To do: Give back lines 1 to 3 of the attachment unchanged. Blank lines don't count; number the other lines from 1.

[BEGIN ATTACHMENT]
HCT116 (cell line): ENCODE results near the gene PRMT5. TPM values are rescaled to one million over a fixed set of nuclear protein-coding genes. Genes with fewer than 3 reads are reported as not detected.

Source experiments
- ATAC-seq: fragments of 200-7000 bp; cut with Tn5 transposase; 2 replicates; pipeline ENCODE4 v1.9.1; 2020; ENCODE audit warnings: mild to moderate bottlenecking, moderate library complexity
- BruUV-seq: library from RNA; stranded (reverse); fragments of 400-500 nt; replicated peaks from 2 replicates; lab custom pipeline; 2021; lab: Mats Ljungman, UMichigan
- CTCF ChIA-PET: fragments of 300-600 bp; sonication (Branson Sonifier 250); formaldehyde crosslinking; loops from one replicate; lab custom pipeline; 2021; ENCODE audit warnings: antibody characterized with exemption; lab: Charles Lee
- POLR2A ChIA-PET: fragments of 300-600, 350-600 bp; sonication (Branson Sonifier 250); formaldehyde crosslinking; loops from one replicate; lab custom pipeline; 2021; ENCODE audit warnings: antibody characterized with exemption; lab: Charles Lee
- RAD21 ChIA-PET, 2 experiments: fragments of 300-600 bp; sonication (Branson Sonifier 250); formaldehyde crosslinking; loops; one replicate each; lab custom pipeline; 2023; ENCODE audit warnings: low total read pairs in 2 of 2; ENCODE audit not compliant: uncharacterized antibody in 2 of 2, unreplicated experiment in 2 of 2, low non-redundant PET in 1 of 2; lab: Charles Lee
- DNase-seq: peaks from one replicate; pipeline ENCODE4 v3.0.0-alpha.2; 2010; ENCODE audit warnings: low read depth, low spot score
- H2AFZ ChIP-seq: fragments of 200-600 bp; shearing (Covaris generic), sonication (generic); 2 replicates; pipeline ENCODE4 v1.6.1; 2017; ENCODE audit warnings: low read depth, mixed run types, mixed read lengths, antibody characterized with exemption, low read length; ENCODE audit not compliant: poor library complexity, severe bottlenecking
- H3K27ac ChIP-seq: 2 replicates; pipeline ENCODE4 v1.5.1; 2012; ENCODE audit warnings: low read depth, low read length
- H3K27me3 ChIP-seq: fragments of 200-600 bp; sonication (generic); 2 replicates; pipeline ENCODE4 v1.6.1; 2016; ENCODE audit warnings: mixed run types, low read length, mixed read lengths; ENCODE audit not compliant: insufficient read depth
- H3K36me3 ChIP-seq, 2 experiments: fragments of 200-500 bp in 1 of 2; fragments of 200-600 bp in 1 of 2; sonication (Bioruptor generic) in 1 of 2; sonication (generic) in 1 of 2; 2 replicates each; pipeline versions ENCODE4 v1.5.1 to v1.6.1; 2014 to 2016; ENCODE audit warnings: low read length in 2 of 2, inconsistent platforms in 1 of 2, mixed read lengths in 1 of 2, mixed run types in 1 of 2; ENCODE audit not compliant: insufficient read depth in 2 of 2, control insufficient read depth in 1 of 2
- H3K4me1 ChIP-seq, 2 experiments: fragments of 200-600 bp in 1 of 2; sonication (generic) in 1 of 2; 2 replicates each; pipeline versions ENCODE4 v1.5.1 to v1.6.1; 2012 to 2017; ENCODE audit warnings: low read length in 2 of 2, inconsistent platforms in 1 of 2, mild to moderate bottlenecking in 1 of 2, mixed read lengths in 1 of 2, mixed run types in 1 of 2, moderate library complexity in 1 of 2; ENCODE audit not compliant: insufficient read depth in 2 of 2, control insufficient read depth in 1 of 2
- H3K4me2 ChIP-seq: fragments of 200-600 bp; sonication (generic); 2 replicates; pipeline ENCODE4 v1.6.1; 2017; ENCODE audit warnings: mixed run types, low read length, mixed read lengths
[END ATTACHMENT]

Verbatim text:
HCT116 (cell line): ENCODE results near the gene PRMT5. TPM values are rescaled to one million over a fixed set of nuclear protein-coding genes. Genes with fewer than 3 reads are reported as not detected.

Source experiments
- ATAC-seq: fragments of 200-7000 bp; cut with Tn5 transposase; 2 replicates; pipeline ENCODE4 v1.9.1; 2020; ENCODE audit warnings: mild to moderate bottlenecking, moderate library complexity